Los Angeles? Perfect, if you like smog. Honolulu? Perfect, if you like the occasional hurricane. Galveston? Perfect, if you like humidity that never drops below 80%. This should be called “10 major US cities that don’t get snow in the winter.” It’s clear that’s the author’s only consideration. Even the linked page about “pleasant” weather admits it only takes temperature (not even heat index) and precipitation into account.
What, no Saga Norén?
Response to 7 Secrets To Making An Oscar-Winning Movie:
“Forty-five percent of Best Picture winners have been ratedR— just 20% got PG-13.”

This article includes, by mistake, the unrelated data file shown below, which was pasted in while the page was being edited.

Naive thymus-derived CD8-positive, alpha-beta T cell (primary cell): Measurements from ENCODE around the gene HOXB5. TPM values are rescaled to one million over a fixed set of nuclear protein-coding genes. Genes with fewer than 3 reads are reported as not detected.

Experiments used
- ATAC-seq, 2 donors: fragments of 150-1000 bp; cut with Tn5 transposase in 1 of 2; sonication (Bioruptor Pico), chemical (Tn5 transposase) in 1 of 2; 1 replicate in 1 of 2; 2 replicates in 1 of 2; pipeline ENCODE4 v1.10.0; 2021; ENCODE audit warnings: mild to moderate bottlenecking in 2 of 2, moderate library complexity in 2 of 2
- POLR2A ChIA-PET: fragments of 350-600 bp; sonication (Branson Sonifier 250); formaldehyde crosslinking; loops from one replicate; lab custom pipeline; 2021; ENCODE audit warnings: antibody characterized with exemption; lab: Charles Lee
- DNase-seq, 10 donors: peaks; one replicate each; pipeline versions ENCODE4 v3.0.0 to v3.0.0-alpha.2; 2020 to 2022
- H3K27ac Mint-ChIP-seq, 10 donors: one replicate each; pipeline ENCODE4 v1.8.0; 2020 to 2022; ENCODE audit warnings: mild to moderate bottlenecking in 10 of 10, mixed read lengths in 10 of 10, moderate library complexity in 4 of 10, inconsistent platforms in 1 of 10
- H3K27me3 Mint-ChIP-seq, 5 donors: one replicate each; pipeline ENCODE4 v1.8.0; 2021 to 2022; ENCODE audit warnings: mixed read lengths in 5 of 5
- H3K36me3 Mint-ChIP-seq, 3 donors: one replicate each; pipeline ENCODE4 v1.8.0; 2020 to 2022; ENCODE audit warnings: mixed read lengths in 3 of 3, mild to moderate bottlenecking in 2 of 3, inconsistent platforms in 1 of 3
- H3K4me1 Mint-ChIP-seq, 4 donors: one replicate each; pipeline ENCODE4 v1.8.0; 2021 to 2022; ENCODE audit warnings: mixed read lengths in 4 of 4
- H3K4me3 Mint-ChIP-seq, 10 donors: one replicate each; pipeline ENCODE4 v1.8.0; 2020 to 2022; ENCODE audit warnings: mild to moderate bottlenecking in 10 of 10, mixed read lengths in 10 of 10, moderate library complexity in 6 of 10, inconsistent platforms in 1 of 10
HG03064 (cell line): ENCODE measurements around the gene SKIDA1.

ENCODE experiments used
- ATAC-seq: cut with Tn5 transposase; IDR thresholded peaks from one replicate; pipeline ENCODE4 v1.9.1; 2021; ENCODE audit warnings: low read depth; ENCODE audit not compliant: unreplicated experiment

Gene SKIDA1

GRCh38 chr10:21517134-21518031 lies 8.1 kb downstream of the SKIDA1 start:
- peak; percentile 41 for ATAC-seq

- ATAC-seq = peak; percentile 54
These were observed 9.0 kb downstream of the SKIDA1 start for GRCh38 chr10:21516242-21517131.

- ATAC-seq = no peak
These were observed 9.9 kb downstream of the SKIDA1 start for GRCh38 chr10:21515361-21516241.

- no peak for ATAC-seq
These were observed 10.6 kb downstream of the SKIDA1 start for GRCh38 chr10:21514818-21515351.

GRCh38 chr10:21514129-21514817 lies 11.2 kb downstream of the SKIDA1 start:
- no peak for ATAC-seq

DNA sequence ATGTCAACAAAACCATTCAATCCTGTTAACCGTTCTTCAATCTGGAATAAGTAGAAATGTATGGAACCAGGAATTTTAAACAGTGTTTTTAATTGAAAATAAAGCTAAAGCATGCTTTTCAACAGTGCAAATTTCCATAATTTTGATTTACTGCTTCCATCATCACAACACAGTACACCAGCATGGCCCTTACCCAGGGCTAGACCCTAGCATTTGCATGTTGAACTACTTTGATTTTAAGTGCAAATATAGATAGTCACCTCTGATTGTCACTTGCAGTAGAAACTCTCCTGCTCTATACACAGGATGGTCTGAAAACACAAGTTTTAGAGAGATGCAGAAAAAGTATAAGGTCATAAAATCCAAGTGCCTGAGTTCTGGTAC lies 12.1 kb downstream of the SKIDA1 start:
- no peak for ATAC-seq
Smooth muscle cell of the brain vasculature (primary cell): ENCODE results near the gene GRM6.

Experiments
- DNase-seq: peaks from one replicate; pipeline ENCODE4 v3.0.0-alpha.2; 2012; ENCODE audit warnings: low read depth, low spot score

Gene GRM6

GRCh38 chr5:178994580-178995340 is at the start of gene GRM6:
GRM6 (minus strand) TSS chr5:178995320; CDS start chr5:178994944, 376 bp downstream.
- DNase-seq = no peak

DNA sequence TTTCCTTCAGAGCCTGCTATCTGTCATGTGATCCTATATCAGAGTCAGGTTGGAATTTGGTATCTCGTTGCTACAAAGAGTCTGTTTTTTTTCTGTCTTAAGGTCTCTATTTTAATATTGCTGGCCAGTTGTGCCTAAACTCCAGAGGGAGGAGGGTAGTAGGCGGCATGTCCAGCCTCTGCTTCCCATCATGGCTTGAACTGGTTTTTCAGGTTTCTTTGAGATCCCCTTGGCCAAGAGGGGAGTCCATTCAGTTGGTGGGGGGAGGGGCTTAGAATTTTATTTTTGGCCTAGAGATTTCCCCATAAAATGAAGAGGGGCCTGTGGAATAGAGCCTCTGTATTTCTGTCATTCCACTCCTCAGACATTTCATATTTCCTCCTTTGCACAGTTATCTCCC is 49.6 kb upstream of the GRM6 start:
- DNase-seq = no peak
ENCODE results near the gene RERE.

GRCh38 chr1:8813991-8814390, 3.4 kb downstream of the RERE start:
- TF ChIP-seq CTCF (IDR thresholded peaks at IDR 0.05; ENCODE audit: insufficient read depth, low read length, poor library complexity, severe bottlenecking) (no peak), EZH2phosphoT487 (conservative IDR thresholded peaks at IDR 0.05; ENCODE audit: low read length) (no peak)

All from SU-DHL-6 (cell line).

That’s plainly false. The Oscars have been around since 1929, or 84 years. 45%+20% of 85 awards is 55 films. The MPAA rating system was only created in 1968, or 45 years ago. What you’re probably claiming isamuch weaker claim: that of Best Pictures awarded since 1968, 45% were rated R. But PG-13 was created in 1984, or only 29 years ago, so statistically it’s not at all surprising that there are still more R-rated Best Pictures than PG-13. The relevant question would be: of the films that won, using the current ratings and rating guidelines, what would their ratings be today? For example, how many of the pre-1984 Best Picture films would have been PG-13, had that rating existed at the time? Does anybody really think that The French Connection would be ratedRtoday? It seems quite likely thatRwould no longer be the top rating at the Oscars, if all these films were rated anew today. It only got that way because half the time there was no rating system at all, andathird of the time we did have ratings,Rwas the only thing between “PG” and “X”.